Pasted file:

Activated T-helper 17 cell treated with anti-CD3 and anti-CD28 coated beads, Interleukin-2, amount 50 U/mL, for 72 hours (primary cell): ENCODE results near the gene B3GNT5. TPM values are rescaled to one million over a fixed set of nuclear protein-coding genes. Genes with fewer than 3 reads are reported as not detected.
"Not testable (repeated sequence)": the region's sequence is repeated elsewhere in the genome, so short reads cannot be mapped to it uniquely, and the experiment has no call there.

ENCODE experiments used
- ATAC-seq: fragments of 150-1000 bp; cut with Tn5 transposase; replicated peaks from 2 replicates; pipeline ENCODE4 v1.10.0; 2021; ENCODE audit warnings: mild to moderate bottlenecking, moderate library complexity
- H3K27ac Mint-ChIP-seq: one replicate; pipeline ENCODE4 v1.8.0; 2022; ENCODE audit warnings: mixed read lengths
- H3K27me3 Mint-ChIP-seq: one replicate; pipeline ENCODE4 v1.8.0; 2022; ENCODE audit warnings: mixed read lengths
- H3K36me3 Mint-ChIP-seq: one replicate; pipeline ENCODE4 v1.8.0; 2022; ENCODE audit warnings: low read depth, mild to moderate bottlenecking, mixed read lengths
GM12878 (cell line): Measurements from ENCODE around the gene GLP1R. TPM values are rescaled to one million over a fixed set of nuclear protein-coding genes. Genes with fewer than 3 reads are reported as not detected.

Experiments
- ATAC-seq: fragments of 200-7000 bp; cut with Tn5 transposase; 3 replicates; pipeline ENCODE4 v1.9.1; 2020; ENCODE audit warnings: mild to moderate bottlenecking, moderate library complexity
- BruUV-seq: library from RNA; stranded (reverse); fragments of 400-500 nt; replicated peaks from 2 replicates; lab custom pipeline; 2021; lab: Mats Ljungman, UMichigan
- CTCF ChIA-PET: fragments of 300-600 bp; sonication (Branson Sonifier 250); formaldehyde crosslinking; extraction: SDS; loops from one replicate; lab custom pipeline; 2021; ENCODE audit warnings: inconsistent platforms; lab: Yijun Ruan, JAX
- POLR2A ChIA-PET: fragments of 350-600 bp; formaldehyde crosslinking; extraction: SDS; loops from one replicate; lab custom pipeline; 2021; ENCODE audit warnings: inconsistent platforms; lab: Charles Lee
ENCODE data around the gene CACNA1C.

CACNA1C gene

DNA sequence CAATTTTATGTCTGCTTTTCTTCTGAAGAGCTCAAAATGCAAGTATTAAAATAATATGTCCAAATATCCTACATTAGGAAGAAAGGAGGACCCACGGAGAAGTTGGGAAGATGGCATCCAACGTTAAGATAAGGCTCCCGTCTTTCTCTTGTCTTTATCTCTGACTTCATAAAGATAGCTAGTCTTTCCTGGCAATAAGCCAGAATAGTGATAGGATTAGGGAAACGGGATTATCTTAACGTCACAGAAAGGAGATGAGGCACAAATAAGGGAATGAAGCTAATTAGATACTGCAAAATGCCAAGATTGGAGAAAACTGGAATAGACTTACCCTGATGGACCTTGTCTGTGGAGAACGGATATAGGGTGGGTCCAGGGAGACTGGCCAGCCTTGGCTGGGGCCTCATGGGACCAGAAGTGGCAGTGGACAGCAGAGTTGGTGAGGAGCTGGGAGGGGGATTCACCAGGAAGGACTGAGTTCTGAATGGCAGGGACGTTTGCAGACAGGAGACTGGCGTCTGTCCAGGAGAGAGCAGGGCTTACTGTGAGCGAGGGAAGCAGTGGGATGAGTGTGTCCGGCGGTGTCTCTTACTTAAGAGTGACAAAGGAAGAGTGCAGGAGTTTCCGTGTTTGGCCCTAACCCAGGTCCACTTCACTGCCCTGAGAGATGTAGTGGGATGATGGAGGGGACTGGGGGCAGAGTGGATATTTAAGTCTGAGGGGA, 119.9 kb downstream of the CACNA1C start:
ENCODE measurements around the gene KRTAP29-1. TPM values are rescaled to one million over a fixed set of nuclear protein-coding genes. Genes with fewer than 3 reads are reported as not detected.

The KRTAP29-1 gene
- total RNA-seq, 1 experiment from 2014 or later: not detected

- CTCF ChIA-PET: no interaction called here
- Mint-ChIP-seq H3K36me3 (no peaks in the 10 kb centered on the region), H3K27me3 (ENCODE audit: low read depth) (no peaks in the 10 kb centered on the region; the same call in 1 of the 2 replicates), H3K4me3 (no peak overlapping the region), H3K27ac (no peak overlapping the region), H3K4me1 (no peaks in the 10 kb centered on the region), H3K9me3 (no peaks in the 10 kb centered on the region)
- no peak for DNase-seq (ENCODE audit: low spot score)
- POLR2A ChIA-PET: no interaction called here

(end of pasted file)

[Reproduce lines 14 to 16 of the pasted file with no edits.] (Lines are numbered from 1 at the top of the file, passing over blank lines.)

ENCODE data around the gene CACNA1C.

CACNA1C gene

DNA sequence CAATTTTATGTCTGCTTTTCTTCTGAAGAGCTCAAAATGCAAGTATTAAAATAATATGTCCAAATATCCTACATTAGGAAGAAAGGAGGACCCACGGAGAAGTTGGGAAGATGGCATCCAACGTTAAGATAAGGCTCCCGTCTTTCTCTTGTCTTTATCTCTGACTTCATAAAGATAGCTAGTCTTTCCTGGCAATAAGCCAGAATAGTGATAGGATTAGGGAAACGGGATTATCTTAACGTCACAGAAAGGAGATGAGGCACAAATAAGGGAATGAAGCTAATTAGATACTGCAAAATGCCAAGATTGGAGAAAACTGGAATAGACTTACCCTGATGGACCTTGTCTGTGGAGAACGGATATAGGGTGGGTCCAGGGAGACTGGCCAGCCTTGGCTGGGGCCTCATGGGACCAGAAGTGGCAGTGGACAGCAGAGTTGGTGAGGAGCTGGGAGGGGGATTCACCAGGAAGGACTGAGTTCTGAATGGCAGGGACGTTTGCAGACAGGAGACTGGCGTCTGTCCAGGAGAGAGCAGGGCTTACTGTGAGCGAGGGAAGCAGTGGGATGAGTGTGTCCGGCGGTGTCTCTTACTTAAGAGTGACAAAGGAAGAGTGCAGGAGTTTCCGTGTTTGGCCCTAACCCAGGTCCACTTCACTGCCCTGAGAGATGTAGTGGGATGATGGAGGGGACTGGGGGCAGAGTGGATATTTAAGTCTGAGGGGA, 119.9 kb downstream of the CACNA1C start: